Sexuality, Solidarity and Power
Why are patriarchal constructs still that active, if they make all people miserable – irrelevant which sex or gender they have?
This is because of the inherent power of sexuality. A fully lived and satisfying sex life, which involves experiencing respectful behaviour and consent by all individuals involved, is the most powerful and direct strategy of mankind to experience their own vital force and to effect positive change.
But if this is the entrance to happiness, why is not everyone already doing it?
Well, unsatisfied people, robbed of their power and vitality, are much easier to control than mature and vibrant ones who demand human rights and a suitable world for them and everybody else. The powers of the world, governments, organised criminals, banks, the super-rich etc. do not have an interest to produce mature citizens who might become aware of the unfairnesses in the distribution of wealth and actual participation in world politics and who might, on top of that, find the time, energy and solidarity to fight this system together.
What does respectfully lived sexuality and social solidarity have to do with each other?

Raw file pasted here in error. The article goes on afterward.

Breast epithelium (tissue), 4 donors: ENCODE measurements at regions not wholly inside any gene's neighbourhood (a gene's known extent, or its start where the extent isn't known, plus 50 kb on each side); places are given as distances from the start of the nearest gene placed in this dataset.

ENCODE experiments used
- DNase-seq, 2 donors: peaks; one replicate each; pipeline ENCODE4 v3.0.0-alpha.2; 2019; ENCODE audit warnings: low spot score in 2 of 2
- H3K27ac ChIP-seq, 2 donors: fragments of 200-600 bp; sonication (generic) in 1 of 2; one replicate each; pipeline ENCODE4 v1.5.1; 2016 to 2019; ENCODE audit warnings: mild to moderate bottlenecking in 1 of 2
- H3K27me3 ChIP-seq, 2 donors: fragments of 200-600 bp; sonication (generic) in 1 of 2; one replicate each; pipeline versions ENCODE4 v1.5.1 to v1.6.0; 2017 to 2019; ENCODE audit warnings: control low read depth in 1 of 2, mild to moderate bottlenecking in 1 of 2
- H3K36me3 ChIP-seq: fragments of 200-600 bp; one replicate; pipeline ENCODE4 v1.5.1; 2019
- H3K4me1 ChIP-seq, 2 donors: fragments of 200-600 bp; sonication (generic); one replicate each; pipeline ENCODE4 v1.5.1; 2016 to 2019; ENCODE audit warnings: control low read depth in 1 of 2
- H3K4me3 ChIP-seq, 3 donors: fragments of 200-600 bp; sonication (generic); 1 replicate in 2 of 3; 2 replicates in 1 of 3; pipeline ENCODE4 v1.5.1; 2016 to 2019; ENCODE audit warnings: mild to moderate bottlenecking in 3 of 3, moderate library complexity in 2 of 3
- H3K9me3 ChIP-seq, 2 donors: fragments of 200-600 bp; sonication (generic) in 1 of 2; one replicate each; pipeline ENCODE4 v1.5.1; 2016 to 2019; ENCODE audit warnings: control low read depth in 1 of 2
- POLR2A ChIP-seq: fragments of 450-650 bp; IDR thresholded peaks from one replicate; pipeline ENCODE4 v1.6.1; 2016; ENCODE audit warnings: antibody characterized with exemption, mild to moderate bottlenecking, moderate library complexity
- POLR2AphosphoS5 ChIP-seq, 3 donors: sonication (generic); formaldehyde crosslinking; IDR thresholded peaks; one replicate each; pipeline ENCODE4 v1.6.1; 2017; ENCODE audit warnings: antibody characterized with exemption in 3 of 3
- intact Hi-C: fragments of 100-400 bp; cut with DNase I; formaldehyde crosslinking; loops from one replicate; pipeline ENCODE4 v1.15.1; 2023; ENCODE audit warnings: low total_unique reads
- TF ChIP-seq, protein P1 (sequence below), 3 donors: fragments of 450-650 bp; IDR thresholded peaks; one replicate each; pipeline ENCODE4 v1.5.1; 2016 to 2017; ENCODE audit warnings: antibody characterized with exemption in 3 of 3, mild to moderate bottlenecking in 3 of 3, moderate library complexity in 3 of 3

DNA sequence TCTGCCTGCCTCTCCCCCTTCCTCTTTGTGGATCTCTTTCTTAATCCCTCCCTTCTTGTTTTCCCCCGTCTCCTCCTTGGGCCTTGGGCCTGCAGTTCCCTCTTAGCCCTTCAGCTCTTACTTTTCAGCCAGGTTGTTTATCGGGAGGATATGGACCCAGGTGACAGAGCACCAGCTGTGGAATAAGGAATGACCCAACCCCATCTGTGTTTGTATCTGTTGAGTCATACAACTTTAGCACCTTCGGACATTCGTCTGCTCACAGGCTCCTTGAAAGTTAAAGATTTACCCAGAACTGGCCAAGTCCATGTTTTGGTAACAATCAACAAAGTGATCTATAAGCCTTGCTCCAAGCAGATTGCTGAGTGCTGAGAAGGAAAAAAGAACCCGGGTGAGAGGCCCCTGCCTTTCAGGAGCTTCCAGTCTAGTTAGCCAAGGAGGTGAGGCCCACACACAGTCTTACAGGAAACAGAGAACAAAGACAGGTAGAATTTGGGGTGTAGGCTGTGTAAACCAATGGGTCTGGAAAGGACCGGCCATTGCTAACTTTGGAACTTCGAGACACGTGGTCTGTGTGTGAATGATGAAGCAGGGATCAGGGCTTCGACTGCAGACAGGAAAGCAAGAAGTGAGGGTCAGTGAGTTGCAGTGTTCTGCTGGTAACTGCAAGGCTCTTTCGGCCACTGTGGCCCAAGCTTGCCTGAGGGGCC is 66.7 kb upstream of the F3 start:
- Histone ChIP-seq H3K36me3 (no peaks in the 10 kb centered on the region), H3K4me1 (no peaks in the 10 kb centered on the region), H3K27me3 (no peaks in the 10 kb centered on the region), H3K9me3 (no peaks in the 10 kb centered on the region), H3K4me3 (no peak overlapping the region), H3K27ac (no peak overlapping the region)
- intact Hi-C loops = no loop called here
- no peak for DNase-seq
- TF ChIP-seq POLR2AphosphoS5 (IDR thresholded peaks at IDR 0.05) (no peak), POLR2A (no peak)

A lot: The patriarchal constructs and the resulting confusion of sexual and romantic desires block a healthy realisation of sexuality. When one or more patriarchal constructs are active, it can never be clear for all individuals involved whether they are dealing with the fulfillment of a sexual or a romantic desire – because the associated activities, sexual or romantic gestures, are used in order to express other meanings than those which they actually convey. This form of communication is called secondarily motivated: Something is being said or done about what one wants to achieve – but what is actually said is something completely different than what the other person understands – or can understand, at all. With such confusion it is understandable that sexually closed romantic couples often distance themselves from a sexually open relationship, as it is never clear whether other sexpartners would simply like to have some fun and draw the line before disturbing the existing romantic relationship, or if some sort of competition is going to take place on the romantic level. If, however, the distinction between sexual activities and romantic activities is clear and the associated gestures are intentinally not used to initiate romantic activities outside situations involving a crush, a true wish for a romantic relationship or a love interest of any kind, a housewife might easily have sex with the postman for fun. Or a husband with the pretty neighbour. Or their friend with the housewife. Or the husband with the carpenter. Afterwards, everybody could look each other in the eye, tell each other how hot that was and everybody could be honestly happy for everybody else. And that is precisely the begin of solidarity.